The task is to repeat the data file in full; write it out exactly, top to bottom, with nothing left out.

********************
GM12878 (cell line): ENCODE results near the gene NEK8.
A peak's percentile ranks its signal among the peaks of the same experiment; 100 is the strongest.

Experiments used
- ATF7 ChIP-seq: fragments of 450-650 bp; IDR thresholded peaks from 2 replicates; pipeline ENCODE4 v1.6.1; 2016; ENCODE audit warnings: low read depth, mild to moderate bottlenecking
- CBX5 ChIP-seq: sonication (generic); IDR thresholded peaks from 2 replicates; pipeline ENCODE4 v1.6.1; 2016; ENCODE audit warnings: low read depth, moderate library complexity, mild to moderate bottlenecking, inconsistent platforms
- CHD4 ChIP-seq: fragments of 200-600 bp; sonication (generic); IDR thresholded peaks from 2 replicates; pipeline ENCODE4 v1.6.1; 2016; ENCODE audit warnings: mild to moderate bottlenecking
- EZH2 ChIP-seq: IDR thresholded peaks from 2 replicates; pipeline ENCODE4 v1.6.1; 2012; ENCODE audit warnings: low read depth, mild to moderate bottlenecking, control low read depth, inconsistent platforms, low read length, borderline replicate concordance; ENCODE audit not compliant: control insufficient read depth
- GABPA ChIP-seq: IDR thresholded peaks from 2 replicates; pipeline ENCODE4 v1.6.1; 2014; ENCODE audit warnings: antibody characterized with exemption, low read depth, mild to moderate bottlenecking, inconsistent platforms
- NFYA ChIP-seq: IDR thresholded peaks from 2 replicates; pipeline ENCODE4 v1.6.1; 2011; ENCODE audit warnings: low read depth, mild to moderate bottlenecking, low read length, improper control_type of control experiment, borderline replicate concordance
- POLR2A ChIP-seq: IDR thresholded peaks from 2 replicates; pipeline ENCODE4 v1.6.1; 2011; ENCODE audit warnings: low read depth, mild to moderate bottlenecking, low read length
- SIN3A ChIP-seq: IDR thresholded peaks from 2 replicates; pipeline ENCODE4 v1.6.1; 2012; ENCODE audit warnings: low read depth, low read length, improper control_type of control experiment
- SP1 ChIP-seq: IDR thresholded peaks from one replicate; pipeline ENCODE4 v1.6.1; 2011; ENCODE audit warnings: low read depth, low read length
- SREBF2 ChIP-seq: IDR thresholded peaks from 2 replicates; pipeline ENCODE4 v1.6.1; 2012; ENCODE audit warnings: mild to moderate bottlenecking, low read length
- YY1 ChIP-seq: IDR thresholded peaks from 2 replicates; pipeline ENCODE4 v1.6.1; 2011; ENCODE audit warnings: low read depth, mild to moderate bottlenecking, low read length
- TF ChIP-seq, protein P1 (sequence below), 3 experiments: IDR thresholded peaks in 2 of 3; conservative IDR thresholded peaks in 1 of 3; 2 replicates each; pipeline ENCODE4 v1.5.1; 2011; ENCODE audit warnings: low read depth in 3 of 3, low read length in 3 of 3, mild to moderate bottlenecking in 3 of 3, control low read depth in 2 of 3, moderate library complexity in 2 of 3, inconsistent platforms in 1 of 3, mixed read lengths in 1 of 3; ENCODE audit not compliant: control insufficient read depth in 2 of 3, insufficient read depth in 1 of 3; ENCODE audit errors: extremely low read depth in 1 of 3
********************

GM12878 (cell line): ENCODE results near the gene NEK8.
A peak's percentile ranks its signal among the peaks of the same experiment; 100 is the strongest.

Experiments used
- ATF7 ChIP-seq: fragments of 450-650 bp; IDR thresholded peaks from 2 replicates; pipeline ENCODE4 v1.6.1; 2016; ENCODE audit warnings: low read depth, mild to moderate bottlenecking
- CBX5 ChIP-seq: sonication (generic); IDR thresholded peaks from 2 replicates; pipeline ENCODE4 v1.6.1; 2016; ENCODE audit warnings: low read depth, moderate library complexity, mild to moderate bottlenecking, inconsistent platforms
- CHD4 ChIP-seq: fragments of 200-600 bp; sonication (generic); IDR thresholded peaks from 2 replicates; pipeline ENCODE4 v1.6.1; 2016; ENCODE audit warnings: mild to moderate bottlenecking
- EZH2 ChIP-seq: IDR thresholded peaks from 2 replicates; pipeline ENCODE4 v1.6.1; 2012; ENCODE audit warnings: low read depth, mild to moderate bottlenecking, control low read depth, inconsistent platforms, low read length, borderline replicate concordance; ENCODE audit not compliant: control insufficient read depth
- GABPA ChIP-seq: IDR thresholded peaks from 2 replicates; pipeline ENCODE4 v1.6.1; 2014; ENCODE audit warnings: antibody characterized with exemption, low read depth, mild to moderate bottlenecking, inconsistent platforms
- NFYA ChIP-seq: IDR thresholded peaks from 2 replicates; pipeline ENCODE4 v1.6.1; 2011; ENCODE audit warnings: low read depth, mild to moderate bottlenecking, low read length, improper control_type of control experiment, borderline replicate concordance
- POLR2A ChIP-seq: IDR thresholded peaks from 2 replicates; pipeline ENCODE4 v1.6.1; 2011; ENCODE audit warnings: low read depth, mild to moderate bottlenecking, low read length
- SIN3A ChIP-seq: IDR thresholded peaks from 2 replicates; pipeline ENCODE4 v1.6.1; 2012; ENCODE audit warnings: low read depth, low read length, improper control_type of control experiment
- SP1 ChIP-seq: IDR thresholded peaks from one replicate; pipeline ENCODE4 v1.6.1; 2011; ENCODE audit warnings: low read depth, low read length
- SREBF2 ChIP-seq: IDR thresholded peaks from 2 replicates; pipeline ENCODE4 v1.6.1; 2012; ENCODE audit warnings: mild to moderate bottlenecking, low read length
- YY1 ChIP-seq: IDR thresholded peaks from 2 replicates; pipeline ENCODE4 v1.6.1; 2011; ENCODE audit warnings: low read depth, mild to moderate bottlenecking, low read length
- TF ChIP-seq, protein P1 (sequence below), 3 experiments: IDR thresholded peaks in 2 of 3; conservative IDR thresholded peaks in 1 of 3; 2 replicates each; pipeline ENCODE4 v1.5.1; 2011; ENCODE audit warnings: low read depth in 3 of 3, low read length in 3 of 3, mild to moderate bottlenecking in 3 of 3, control low read depth in 2 of 3, moderate library complexity in 2 of 3, inconsistent platforms in 1 of 3, mixed read lengths in 1 of 3; ENCODE audit not compliant: control insufficient read depth in 2 of 3, insufficient read depth in 1 of 3; ENCODE audit errors: extremely low read depth in 1 of 3